An Apology to the Other Men and Women

    We have all judged someone walking down the street by the clothes they were wearing, or for the conversations they were having. I can honestly tell you I have done the same. When I see a homeless man approaching me, who also begins to speak to me, I immediately feel uncomfortable and try to walk by as quick as possible while my mind goes through the million things that could have happened. Recently, I have begun to challenge these thoughts though, and I hope you do the same.

 

    The other night, I was walking around downtown with a couple friends when we wanted to go down this rather dark street. Our final destination was at the end of the street, which was maybe only a 5-minute walk. Well, between us and the destination were people on motorcycles that scared me immediately upon sight. Even though we were a mixture of girl and guys, we paid to Uber down the street for $8, rather than walk 0.1 miles past these guys. Looking back at it, it was completely unnecessary and we were wrong to judge them. They were on the other side of the road, just talking to each other and laughing, probably having a great time and seeing old friends. Yet because they had the scary biker look to them, we immediately froze and became scared that something could happen if we walked down the opposite side of the street from them.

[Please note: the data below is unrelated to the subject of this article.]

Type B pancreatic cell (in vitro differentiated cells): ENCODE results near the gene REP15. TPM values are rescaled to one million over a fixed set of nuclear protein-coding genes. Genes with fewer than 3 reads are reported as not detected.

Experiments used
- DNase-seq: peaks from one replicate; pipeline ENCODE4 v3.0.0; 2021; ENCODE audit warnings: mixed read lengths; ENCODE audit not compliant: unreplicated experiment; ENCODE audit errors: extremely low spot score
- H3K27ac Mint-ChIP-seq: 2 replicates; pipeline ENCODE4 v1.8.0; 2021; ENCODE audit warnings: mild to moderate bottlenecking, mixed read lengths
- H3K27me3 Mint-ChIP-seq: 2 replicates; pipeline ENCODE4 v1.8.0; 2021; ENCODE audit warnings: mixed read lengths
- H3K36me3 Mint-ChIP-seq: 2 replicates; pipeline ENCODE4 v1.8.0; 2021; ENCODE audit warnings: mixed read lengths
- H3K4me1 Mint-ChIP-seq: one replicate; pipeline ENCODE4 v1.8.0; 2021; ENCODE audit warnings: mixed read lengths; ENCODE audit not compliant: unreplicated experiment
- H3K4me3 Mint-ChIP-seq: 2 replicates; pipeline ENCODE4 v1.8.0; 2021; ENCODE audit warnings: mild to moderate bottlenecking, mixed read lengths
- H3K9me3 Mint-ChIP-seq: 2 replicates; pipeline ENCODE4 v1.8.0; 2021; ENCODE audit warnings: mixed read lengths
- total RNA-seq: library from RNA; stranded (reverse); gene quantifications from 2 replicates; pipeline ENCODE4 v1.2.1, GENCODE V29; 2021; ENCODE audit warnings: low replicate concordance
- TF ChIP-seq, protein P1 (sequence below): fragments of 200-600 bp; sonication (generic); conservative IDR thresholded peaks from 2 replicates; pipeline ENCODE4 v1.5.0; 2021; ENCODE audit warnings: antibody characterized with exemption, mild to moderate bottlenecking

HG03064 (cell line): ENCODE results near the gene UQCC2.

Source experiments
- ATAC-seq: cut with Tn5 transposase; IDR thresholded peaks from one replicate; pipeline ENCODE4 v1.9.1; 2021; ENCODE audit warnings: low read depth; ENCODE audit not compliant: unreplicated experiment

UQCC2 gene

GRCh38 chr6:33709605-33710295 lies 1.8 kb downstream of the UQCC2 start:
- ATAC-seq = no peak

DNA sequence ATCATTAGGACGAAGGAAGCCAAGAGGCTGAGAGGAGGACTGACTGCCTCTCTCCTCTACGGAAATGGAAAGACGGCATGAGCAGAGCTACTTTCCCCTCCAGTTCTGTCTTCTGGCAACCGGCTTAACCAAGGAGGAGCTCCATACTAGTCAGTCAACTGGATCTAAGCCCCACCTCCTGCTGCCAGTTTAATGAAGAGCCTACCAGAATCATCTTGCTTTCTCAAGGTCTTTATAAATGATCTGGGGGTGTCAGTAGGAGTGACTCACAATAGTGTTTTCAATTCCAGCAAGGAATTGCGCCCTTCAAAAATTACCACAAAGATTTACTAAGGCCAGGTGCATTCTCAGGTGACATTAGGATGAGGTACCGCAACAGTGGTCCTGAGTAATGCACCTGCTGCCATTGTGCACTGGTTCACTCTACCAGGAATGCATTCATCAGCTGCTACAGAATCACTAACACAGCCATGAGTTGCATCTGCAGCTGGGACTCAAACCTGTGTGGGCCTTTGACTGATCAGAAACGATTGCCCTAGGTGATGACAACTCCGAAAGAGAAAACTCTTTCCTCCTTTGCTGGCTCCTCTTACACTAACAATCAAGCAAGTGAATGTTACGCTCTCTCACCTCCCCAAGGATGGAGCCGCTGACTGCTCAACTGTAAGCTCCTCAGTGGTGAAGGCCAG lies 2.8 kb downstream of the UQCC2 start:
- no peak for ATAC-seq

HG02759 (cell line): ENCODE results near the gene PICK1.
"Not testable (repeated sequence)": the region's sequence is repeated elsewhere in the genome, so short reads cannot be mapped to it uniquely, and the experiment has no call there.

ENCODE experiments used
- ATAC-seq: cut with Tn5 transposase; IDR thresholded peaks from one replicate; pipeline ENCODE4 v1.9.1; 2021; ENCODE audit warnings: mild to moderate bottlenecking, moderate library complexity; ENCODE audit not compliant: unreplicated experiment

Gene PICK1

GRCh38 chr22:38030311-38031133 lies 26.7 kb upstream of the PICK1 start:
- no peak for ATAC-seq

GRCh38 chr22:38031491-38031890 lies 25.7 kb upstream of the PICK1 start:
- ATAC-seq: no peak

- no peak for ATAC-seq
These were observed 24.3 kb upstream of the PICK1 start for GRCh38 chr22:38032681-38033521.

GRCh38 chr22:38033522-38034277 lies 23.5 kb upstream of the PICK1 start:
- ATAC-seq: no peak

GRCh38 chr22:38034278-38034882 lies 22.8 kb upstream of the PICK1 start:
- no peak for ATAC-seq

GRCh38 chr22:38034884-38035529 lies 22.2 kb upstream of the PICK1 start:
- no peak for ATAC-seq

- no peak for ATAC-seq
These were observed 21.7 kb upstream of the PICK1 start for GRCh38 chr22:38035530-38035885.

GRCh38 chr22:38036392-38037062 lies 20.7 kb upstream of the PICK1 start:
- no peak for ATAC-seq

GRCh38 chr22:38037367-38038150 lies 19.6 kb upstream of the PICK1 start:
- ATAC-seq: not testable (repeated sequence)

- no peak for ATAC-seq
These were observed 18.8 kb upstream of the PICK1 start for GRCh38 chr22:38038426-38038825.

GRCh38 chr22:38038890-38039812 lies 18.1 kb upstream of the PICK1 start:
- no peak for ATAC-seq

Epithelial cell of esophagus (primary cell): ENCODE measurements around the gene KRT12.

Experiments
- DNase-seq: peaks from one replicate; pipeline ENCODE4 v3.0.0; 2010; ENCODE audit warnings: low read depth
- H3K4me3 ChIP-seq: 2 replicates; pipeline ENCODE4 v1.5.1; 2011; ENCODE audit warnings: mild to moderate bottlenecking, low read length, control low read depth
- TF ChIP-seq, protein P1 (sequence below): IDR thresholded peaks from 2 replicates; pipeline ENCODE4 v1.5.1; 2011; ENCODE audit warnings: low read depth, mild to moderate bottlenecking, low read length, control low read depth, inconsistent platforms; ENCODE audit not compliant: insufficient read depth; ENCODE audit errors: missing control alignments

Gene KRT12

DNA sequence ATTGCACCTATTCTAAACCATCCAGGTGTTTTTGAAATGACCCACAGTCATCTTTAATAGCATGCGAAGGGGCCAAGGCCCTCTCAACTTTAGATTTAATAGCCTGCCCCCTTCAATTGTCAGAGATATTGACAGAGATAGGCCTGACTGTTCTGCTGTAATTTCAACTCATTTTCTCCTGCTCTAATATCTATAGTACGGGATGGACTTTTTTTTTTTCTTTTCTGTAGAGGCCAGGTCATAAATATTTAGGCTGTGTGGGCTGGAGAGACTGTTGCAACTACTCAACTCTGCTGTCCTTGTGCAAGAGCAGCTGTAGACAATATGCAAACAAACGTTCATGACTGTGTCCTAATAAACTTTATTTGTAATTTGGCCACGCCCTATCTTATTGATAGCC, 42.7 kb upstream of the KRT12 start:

Everyone gets stereotyped in this way though, and they do it themselves self-consciously. When you see the girl walking down the street in Gucci clothes and a Louis Vuitton bag you may immediately think she is stuck up, and probably treats everyone rudely. What you don’t know is that she has had a rough past, but managed to bloom from the darkness and create her own business. You’ll see a guy wearing a beanie, who has massive gauges in his ears and tattoos that cover his whole body. The first thing you do is move your kids away from him because he seems dangerous and scary. The truth is he is a volunteer at hospitals and may have been the sweetest guy you would’ve ever met.

 

    We have to stop these judgemental thoughts in their track. If we do this, we could meet so many more people, and also stop so many problems that we have in this world. While I know these thoughts will still come up, and sometimes they will sneak by, I encourage everyone to try and stop themselves and think, “Why am I thinking this?” For all the people in the past who I may have judged this way, I want to say I apologize, and I hope you join me in challenging these thoughts. Together we can become a better society.